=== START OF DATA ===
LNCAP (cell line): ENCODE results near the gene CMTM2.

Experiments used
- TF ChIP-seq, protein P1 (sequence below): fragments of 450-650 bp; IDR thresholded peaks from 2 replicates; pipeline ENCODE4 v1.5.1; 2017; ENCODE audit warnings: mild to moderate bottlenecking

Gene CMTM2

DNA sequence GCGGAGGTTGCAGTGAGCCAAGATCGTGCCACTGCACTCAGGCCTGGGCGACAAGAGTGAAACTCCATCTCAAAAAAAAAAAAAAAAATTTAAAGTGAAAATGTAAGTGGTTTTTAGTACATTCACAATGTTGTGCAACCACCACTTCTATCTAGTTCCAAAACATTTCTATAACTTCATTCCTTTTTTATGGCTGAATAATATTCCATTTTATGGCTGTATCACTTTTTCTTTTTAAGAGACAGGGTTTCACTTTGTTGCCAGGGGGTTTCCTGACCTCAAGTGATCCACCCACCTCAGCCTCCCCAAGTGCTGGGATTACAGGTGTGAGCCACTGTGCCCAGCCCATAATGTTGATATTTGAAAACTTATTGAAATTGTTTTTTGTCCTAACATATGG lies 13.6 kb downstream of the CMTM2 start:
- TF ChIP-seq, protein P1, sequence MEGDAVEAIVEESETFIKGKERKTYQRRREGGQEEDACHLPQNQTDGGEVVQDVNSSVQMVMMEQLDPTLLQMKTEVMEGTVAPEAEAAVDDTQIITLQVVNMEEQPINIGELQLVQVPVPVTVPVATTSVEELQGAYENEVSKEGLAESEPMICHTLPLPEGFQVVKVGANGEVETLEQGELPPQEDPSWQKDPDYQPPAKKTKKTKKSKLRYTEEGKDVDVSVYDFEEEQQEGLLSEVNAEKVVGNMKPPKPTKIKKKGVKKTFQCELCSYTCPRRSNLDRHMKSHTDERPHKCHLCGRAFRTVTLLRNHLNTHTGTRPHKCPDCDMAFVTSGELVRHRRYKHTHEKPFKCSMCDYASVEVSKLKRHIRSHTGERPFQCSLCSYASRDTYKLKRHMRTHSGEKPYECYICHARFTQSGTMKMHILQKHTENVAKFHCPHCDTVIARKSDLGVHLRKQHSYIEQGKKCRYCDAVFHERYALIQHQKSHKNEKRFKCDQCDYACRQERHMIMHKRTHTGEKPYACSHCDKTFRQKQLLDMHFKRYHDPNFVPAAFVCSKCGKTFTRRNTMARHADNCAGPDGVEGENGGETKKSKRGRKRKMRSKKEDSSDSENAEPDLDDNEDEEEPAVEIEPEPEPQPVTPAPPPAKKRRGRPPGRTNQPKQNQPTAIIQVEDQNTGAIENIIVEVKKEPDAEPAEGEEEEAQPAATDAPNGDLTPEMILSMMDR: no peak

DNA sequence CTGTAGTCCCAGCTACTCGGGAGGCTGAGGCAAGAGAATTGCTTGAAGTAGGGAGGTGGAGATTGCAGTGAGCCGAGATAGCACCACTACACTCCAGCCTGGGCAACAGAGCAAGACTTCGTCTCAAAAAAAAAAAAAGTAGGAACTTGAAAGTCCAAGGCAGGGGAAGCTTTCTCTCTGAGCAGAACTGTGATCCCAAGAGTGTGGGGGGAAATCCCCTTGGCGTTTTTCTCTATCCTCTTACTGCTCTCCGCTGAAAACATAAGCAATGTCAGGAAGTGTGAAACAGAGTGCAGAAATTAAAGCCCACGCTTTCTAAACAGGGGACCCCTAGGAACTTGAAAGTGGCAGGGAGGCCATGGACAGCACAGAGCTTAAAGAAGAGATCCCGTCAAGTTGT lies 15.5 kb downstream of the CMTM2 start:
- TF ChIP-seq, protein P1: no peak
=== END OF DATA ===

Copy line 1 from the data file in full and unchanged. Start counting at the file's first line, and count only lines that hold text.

LNCAP (cell line): ENCODE results near the gene CMTM2.